I fell in love with a city I had just met. We arrived in Florence around lunch time, and we were given a guided tour of the city. The tour guide reminded me of the party planner from Father of the Bride and my flamboyant English teacher from high school. The best welcome to any city is a guided tour, so on free days, it feels like I know where I am going, even if I do not.
Street performers can easily be found at any corner in Europe. I will always stop to listen and throw a Euro or two in their case. Coming back from the group dinner, we saw a man playing Simon and Garfunkel’s Sound of Silence outside the baptistry in the city center. I get lost in the musical moments anytime I hear the magical chords being played. Music is the one thing that can be enjoyed without needing to know the language and goes without needing interpretation. Every street performer has a story, but only through listening to their music will it be told.
Our second day in Florence broke with sad news coming from Manchester. When I came down to breakfast, CNN heralded the news of the attack, and my heart sank. I knew this could have happened anywhere in the world and at any time, but it put into perspective how quickly something can happen to anyone, anywhere.
My free day began after breakfast. Not having a schedule was a nice change of pace. The game plan for me and my little group was to get as far as we could before it got hot and then work our way back to the hotel for some quiet time in the afternoon. I loved the feeling of being lost in a city and wandering the streets away from the city center hub-bub. Being away from the tourist traps and main attractions made finding myself and the hidden gems of Florence even sweeter.
We had a map of the city, but it was determined it would only be for emergencies’ use. As we wandered throughout the streets with no destination in mind, we stumbled on a location that overlooked the city. The tiered lookout points gave panoramic views, and I had to pinch myself to make sure I was not dreaming. While I had the option to go all the way to the top, I chose to stop at the middle tier. I was perfectly content sitting on a bench under a shade tree and taking it all in. It felt as though I belonged there all along, and I was spending a morning enjoying a city I loved.
As we made our way back to the hotel, we stopped at a nice restaurant. It was in a square, and I could not help but notice an increased presence of law enforcement and military personnel. A replica of the Statue of David that stood in the square looked different from the day before. On this day, he had a Union Jack flag grasped in his hand and a black band for mourning on his upper arm. As sad as it was, I was encouraged to see a neighboring country show support and solidarity in a time of crisis.
The afternoon was quiet back at the hotel. It gave me some time to journal and reflect on the trip so far. I even squeezed in a quick nap before the second part of the day took us to Pisa after dinner. This was an added quick trip that was planned last minute by our awesome tour directors. They went above and beyond our expectations to make sure we got the complete experience.
A bus ride to Pisa gave me even more time to think and reflect. The day spent getting to know Florence was a day I spent finding another piece of myself. I knew going into another study abroad trip, I would learn new things, but I did not know I would learn this much about who I was becoming. As the bus was nearing Pisa, I concluded that I was undoubtedly going to return home having grown as a person.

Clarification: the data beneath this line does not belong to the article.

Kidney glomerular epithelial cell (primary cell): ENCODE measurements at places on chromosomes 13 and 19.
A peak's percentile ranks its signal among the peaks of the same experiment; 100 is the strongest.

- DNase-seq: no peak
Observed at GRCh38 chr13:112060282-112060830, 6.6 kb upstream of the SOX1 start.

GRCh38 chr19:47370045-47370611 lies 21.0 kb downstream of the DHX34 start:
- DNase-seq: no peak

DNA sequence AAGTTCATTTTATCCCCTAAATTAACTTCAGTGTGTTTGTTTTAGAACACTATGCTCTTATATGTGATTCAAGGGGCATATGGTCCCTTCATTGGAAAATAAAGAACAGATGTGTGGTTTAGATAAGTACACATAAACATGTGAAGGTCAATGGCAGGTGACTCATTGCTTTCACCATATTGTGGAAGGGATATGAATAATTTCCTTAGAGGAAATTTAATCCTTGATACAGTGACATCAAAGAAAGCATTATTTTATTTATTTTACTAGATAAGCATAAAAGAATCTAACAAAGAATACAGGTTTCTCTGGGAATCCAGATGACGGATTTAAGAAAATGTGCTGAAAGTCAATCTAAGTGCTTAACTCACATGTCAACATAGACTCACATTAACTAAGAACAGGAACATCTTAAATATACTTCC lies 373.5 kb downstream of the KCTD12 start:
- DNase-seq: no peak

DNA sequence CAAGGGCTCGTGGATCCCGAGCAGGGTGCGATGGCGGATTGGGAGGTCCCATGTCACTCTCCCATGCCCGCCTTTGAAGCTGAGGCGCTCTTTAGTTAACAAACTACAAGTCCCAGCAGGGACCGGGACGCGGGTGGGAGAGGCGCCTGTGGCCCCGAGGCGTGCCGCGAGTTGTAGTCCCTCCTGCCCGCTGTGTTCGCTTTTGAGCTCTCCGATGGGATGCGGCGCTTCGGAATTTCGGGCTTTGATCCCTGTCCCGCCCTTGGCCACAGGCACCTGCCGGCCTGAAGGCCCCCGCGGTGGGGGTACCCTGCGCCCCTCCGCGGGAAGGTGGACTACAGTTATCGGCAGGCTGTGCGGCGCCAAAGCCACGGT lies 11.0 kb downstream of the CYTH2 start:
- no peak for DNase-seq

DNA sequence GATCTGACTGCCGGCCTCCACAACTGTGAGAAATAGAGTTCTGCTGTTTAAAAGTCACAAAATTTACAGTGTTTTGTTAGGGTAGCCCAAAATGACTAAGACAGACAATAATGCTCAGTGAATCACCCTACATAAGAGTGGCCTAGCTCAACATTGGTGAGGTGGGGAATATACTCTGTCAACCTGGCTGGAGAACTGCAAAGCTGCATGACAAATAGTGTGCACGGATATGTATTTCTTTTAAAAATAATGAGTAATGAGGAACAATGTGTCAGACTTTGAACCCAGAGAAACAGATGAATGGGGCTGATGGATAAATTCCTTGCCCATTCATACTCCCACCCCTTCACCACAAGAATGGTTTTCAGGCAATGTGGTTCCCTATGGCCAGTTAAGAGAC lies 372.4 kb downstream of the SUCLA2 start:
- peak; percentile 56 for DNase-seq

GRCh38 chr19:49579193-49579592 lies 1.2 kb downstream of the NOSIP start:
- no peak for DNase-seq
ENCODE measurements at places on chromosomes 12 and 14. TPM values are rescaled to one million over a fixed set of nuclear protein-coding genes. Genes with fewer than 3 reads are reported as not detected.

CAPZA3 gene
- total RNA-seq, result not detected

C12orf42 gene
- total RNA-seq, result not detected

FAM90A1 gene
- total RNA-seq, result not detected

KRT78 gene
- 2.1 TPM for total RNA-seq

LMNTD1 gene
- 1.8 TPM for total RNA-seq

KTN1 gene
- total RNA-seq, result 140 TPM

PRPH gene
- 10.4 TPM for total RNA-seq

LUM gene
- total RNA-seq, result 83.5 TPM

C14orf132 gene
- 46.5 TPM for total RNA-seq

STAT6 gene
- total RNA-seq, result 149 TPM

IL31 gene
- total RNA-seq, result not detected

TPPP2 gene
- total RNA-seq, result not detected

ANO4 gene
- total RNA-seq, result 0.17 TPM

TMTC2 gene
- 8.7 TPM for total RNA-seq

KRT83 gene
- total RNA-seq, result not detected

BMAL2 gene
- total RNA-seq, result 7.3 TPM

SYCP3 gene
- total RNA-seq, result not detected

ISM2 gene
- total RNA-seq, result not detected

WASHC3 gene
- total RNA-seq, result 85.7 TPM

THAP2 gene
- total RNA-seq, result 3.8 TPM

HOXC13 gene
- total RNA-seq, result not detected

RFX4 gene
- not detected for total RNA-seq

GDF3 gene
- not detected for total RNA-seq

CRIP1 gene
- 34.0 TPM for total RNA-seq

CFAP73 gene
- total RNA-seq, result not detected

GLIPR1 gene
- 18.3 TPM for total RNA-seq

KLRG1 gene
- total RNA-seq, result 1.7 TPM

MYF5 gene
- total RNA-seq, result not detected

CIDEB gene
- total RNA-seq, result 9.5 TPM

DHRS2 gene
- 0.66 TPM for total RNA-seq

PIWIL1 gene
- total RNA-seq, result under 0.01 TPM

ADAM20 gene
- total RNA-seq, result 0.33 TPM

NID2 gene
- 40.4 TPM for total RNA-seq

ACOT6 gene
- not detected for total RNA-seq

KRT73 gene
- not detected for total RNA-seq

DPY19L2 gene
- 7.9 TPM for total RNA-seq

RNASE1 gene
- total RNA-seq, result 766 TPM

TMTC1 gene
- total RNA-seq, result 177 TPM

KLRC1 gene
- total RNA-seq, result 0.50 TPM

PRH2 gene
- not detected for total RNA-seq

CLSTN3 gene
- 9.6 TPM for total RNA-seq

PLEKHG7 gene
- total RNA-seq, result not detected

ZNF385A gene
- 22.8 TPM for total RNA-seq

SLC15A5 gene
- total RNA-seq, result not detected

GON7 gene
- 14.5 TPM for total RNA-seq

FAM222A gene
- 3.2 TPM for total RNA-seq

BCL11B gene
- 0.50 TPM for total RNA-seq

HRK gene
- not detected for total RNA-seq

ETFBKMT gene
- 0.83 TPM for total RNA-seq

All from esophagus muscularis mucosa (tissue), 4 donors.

The sun was setting over Pisa. The scenic backdrop could not have been better for taking pictures. The goal of this trip was to not stick out like a tourist, but that is nearly impossible when we were all lined up taking photos trying to hold up the Leaning Tower of Pisa. I mean, I could not help myself. I also took this opportunity to snap some pictures of the church, baptistry, and tower. One of my favorites is of a rosy pink bonnet perfectly perched on a post in front of the tower. As I was gazing at the Leaning Tower, my hand brushed up against the hat’s fabric; I was startled at first, but I soon saw a photo opportunity when I saw that perspective.
Dusk fell upon us, marking a close to our visit to Pisa. The pleasant surprise of an added stop made it feel like I had lived two days in one. Both cities made me never want to leave. Florence stole my heart, and I will forever hope to return to the city where I began discovering the identity I never had.
©Inquisitive Perspectives 2017
I had a countdown going for this trip since day four-hundred-and-something. To say I was excited to go on my second study abroad trip was probably the biggest understatement of the year. With everything going on in my life this school year, it served as a good distraction to force myself to forget about the trip, as hard as that may have been. Once the school year finally ended, I changed gears, and all I could think about was being in Italy and Greece. It still did not seem real to me that I would soon be embarking on another trip of a lifetime.
Packing is never fun, but I knew the sooner I packed, the better it would be. So, if I forgot something, I gave myself time to remember it. I made piles and an assembly line for myself as I ironed, folded, and packed everything. Looking at my living room floor, it looked excessive, but I knew what I was doing. And just like that, and a week early, I was all set. My suitcase and Vera Bradley bag were ready to grace their way to the airport.